Ishtar’s choice to journey from the Heavens to the Underworld is symbolic of her choice to turn her mind from conscious to the unconscious or from the “above” to the “below”.
Ishtar made this journey to the deepest part of her soul during a phase in her life that we would equate to a “midlife crisis”. This is the shamanic sacrifice of her very own persona so she could gain deep wisdom.
Afterwards the conscious and the unconscious are united and the goddess has a brand new identity. We humans must not fear giving up our symbols of worldly power when doing so provides us with spiritual initiation and rebirth of the soul.
Her death in the Underworld is also a metaphor for the death and rebirth experience.
Source: Soda Head
At their first encounter, Ishtar is said to have fallen in love with the shepherd boy Tammuz who in turn asks for her hand in marriage. The Holy Marriage of Ishtar and Tammuz takes place and Tammuz is elevated to the god of fertility. As a result, their marriage endows the earth with fertility, and the cyclical renewal of life is ensured.
But a terrible day was to come when Ishtar would lose her lover, and would have to travel to the ends of the earth, and endure much pain and suffering, in order to bring him back.
The myth tells how Tammuz is killed, during the same month that bears his name. In the burning days of late summer the people came to the fields, where Tammuz stood, and cruelly murdered him with sickles scattering his flesh over the land. When the Goddess Ishtar learned of the death of her beloved, she was distraught with grief. Weary and worn from weeping she knew that she must find the spirit of Tammuz and bring him back to life, whatever perils faced her.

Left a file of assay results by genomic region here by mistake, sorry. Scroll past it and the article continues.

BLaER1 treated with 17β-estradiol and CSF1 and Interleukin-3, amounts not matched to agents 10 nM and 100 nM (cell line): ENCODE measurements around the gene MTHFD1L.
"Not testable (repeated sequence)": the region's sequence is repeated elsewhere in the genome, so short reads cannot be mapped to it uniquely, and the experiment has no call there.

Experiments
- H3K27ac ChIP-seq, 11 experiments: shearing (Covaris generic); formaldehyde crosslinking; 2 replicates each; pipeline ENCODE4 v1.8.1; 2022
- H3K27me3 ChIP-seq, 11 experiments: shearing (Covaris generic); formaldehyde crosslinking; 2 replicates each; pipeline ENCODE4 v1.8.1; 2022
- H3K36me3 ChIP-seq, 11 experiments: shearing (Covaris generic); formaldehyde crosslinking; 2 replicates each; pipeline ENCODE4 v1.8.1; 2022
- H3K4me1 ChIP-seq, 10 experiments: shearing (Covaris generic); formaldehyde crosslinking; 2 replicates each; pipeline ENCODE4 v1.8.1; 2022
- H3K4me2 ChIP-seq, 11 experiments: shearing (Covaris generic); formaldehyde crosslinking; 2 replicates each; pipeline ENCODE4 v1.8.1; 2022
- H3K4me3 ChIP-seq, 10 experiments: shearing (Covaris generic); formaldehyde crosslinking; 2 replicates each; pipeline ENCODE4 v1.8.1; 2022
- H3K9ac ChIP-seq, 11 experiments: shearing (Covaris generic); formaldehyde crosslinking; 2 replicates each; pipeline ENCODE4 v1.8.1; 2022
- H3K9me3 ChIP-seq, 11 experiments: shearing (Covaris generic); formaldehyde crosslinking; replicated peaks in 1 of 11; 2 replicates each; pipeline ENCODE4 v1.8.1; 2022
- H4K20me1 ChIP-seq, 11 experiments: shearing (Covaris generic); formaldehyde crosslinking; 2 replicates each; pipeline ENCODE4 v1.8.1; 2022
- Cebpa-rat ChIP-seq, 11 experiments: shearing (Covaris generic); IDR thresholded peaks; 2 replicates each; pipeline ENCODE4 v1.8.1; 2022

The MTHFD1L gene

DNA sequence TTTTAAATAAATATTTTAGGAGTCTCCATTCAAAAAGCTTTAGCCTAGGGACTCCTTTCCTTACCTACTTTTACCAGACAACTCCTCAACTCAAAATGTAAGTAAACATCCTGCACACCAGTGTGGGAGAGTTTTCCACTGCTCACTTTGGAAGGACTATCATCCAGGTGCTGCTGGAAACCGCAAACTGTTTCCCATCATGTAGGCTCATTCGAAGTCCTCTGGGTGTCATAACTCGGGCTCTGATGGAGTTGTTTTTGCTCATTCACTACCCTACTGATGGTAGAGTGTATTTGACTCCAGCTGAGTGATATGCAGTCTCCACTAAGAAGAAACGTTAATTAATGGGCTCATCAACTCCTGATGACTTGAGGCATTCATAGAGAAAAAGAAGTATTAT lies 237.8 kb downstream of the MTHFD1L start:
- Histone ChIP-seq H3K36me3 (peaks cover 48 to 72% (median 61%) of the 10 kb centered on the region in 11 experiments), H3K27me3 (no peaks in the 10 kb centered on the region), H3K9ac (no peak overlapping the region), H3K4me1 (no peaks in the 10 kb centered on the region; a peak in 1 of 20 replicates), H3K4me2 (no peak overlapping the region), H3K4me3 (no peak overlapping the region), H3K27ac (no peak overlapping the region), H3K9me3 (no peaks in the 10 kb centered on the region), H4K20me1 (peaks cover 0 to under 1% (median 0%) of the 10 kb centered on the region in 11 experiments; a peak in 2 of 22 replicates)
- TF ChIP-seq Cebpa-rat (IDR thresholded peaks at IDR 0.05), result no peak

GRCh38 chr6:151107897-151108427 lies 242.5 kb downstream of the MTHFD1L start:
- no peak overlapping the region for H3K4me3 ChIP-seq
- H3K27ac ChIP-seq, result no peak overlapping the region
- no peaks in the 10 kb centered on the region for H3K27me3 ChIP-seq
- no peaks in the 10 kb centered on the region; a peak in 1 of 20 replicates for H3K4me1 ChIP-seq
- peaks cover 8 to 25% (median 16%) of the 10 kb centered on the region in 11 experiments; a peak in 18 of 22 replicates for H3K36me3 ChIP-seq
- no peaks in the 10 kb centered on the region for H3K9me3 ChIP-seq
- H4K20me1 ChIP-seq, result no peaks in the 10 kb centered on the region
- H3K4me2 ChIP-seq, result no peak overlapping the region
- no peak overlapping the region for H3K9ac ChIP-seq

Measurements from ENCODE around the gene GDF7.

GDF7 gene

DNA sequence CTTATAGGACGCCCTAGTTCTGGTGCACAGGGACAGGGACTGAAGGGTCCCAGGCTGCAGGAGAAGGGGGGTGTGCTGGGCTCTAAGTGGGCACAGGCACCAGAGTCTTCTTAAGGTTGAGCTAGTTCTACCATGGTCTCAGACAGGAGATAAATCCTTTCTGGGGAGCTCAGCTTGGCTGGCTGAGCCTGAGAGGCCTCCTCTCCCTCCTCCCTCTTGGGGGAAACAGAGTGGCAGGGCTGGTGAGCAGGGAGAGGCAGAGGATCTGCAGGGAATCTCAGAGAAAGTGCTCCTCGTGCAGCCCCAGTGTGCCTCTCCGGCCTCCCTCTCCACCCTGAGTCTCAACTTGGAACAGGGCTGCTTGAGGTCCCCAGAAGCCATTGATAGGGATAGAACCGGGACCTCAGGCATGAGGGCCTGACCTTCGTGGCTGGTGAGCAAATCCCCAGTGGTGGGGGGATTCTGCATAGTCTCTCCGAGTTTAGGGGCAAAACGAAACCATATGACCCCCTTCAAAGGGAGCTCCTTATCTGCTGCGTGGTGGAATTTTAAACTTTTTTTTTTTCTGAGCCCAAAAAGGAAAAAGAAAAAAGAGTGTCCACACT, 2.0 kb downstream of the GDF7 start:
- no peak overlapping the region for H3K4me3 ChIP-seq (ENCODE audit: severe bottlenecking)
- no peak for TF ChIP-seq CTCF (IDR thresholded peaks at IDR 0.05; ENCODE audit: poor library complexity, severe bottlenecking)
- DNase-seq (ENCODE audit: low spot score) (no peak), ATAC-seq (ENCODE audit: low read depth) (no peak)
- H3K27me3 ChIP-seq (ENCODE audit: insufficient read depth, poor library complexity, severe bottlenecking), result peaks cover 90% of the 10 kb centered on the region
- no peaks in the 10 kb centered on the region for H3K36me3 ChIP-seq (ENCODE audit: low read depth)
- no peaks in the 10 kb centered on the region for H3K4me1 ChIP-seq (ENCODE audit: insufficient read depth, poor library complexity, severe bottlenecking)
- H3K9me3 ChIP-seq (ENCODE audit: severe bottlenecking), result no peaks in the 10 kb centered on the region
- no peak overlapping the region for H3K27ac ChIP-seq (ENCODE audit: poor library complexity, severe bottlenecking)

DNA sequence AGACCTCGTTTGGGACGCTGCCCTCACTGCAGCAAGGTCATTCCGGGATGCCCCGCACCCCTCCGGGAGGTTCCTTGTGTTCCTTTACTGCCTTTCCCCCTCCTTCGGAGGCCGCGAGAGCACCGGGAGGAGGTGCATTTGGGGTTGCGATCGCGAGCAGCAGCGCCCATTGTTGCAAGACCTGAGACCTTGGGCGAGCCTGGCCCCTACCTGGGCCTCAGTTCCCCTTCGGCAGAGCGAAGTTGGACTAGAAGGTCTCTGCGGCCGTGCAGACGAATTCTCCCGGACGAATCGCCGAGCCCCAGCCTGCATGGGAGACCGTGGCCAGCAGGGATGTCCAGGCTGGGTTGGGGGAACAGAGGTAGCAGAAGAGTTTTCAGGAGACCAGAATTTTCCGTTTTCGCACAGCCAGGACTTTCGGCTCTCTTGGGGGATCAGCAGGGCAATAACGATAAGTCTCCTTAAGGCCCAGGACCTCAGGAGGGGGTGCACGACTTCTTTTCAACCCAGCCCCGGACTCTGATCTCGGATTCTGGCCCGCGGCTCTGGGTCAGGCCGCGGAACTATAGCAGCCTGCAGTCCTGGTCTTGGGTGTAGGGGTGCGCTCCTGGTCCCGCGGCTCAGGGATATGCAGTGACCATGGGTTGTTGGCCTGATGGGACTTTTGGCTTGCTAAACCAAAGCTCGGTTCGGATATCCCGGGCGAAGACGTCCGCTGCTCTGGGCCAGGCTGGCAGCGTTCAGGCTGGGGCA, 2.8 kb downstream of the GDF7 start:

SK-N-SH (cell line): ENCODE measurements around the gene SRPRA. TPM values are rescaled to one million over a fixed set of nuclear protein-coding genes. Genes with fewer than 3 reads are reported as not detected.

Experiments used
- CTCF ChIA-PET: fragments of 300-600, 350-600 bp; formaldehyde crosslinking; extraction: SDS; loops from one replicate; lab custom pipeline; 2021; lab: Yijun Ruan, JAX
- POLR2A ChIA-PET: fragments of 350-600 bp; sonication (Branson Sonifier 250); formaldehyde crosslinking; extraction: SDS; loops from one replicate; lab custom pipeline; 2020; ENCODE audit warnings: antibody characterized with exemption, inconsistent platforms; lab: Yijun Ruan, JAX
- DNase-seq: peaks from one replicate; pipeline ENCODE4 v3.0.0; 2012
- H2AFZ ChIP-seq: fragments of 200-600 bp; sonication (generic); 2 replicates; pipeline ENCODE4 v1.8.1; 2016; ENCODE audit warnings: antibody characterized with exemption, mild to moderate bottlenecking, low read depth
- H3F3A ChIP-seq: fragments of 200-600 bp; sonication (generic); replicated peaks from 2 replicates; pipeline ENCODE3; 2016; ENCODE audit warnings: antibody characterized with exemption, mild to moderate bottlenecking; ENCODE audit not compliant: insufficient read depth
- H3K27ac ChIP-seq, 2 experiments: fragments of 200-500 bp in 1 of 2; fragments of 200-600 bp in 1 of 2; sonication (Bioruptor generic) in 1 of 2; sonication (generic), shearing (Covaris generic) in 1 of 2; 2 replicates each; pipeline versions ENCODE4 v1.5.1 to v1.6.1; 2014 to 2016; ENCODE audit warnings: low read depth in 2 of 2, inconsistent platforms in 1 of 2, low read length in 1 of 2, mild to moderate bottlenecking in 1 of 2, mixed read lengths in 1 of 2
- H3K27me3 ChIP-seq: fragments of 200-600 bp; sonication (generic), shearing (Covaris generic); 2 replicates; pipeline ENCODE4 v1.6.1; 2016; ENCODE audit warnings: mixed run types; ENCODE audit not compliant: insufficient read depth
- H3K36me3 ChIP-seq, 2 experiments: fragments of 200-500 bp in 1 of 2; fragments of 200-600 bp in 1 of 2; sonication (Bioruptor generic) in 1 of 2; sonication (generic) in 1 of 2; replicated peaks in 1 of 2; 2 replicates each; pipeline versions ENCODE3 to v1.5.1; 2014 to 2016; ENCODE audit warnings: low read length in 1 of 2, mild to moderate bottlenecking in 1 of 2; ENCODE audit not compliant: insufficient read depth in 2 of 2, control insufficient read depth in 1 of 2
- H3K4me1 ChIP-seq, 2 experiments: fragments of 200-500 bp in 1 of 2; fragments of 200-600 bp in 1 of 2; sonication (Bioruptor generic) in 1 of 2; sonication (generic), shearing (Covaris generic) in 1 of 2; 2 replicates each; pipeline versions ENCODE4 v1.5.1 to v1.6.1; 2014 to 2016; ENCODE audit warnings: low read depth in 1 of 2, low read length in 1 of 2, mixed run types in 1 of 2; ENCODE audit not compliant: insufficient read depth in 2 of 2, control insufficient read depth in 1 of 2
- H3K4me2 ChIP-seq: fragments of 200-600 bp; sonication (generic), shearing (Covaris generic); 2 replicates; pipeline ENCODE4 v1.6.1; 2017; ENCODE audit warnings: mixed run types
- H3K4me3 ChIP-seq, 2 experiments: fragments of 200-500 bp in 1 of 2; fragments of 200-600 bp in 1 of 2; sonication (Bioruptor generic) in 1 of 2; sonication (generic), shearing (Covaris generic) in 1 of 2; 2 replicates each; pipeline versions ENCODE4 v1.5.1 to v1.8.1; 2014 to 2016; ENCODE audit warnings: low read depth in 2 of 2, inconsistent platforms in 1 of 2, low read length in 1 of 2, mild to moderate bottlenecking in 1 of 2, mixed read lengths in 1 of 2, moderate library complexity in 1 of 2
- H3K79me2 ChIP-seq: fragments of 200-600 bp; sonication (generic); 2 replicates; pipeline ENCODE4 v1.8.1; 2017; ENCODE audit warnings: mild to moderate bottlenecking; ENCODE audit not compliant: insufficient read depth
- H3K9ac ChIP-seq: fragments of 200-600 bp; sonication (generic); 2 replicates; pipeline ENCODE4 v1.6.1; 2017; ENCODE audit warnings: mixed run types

Ishtar finally descends to the netherworld to rescue Tammuz from “land of no return.” During these events in the netherworld , everything on earth is withering away. Trees and plants wither and die and animals and humans alike are sterile.
When Ishtar pleads with the Gods to restore Tammuz to life, the Gods agree, but to a partial reprieve only; whereby Tammuz spends six months in the world of the living and the following six months in the netherworld . Hence Tammuz is restored to life in the netherworld and together with his lover Ishtar they triumphantly return to earth on the first day of spring and the start of the New Year in Beth Nahrain.
Over the centuries as the myth was passed from generation to generation the love story was further elaborated. The expanded version of the myth explains how Ishtar’s husband Tammuz, who was also her son and her brother, came together with Ishtar in the world. She bore him, she made love with him and yet she remained a virgin.
After Tammuz was killed by a wild boar, Ishtar put ashes on her head and mourned for 40 days, giving up all pleasures and food. But then, she discovers that she is pregnant. She declares that it is a miraculous conception and in celebration of this miraculous pregnancy, this divine fertility, she has an egg of gold made, calling it the golden egg of Ishtar.
Ishtar searches for Tammuz all over the world. And finally finds him in the netherworld and eventually brings him back to life. Tammuz is resurrected and the vegetation again flourishes.
Source: Assyrian Voice